The government of Ecuador should spare itself and the Court the agony of examining this matter by issuing an apology for the invasion of the Embassy. It would be the right thing to do and would go a far way in easing the tension between the two countries and setting the pathway to normalising their relations.

In its submission, Mexico is also asking the ICJ “to set a precedent stating that a State or nation that acts as Ecuador did in the present case will ultimately be expelled from the United Nations in accordance with the procedure foreseen under Article 6 of the United Nations Charter.”

It would be truly regrettable if the dispute between Mexico and Ecuador intensified to such an extent, particularly as Article 6 states: “A Member of the United Nations which has persistently violated the Principles contained in the present Charter may be expelled from the Organization by the General Assembly upon the recommendation of the Security Council.” The Article clearly envisaged that the decision to expel a member state would be a political decision residing first in a recommendation of the Security Council and a vote by the General Assembly, based on “persistent violations of the UN Charter.”

It is difficult to imagine the ICJ abrogating to itself an authority that the UN Charter gives only to the member states, particularly as the incident of invading the Mexican Embassy, while wholly egregious and unacceptable, has not happened in Ecuador before and is hardly a “persistent violation” of the UN Charter; it is more a demonstration of a badly considered political decision, which could be remedied by an appropriate apology and reparation for any damage done to the Embassy.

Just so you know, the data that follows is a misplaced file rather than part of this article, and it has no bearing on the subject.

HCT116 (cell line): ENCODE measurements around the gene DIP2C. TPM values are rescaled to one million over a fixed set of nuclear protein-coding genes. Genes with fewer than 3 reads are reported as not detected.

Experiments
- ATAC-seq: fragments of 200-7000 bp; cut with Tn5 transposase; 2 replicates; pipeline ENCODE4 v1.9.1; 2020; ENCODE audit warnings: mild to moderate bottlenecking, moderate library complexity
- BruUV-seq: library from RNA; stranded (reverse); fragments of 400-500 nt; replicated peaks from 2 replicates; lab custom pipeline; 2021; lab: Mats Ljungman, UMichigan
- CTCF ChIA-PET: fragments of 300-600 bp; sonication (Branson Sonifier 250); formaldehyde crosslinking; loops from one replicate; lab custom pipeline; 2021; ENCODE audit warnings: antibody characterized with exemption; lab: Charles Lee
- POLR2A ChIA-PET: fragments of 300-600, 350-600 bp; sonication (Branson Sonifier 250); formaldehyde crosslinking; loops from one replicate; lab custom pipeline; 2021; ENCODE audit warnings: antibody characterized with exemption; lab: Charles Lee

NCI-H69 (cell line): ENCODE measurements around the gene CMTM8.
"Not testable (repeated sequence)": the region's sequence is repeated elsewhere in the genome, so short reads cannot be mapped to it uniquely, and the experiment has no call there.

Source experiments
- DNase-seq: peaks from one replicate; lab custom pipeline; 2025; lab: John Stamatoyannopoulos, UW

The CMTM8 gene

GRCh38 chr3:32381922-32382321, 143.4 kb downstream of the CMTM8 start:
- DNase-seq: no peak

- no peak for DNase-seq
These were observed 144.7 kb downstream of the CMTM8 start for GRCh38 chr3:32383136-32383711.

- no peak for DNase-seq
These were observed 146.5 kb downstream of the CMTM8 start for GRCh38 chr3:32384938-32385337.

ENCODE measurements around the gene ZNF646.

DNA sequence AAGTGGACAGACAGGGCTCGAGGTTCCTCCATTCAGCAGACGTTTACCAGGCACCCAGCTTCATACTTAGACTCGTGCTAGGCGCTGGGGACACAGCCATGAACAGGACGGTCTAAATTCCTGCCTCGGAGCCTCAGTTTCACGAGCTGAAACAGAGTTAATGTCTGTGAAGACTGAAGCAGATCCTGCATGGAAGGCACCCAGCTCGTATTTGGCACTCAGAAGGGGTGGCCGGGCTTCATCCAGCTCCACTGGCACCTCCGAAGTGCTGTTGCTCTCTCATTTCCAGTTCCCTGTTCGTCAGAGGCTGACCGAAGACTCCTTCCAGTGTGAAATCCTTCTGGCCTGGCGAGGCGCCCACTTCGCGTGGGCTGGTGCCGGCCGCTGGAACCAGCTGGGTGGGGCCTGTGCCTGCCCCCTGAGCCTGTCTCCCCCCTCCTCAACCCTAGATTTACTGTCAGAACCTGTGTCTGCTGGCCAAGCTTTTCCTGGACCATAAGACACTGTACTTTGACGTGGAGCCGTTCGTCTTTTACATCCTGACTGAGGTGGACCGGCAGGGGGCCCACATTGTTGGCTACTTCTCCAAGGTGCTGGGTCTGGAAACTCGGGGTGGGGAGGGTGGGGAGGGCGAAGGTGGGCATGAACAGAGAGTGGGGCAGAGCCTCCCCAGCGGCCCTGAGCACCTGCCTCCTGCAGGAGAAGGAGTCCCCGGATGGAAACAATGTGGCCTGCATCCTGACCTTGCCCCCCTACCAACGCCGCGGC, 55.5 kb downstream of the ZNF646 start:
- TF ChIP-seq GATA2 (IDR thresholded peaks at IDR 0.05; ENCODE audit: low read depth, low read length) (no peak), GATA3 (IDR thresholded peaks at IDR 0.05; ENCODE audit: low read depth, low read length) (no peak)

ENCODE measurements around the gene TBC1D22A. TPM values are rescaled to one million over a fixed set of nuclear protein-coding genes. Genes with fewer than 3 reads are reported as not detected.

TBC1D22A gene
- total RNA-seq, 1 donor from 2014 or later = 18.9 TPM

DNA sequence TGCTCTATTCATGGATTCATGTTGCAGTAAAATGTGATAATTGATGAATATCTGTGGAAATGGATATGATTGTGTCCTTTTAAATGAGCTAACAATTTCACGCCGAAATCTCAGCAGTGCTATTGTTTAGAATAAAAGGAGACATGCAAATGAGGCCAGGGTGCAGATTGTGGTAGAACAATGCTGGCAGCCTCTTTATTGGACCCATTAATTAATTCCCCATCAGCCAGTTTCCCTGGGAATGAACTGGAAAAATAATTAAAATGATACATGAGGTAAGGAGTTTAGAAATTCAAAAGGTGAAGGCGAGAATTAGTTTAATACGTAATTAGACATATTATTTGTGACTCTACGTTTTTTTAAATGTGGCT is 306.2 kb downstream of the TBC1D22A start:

The Court will hold hearings on April 30 and May 1 to consider Mexico’s request for provisional measures against Ecuador pending a final judgment in the case. There is still time for Ecuador to step forward with an apology and for both nations to seek the Court’s arbitration, concerning the status of Jorge Glas and the validity of granting him political asylum.

It is notable that Mexico and Ecuador have no history of hostilities or tensions prior to this incident. There is every basis for a mature approach to resolving this matter if Ecuador accepts responsibility and apologizes for the invasion of the Mexican Embassy, and the two governments seek legal arbitration concerning their differing interpretations of the law concerning political asylum.

Within the international community, the countries of Latin America and the Caribbean need inclusivity and unity of purpose to advance their collective interests.

All should work to help Ecuador and Mexico to resolve this issue in the collective interest of the people of the area.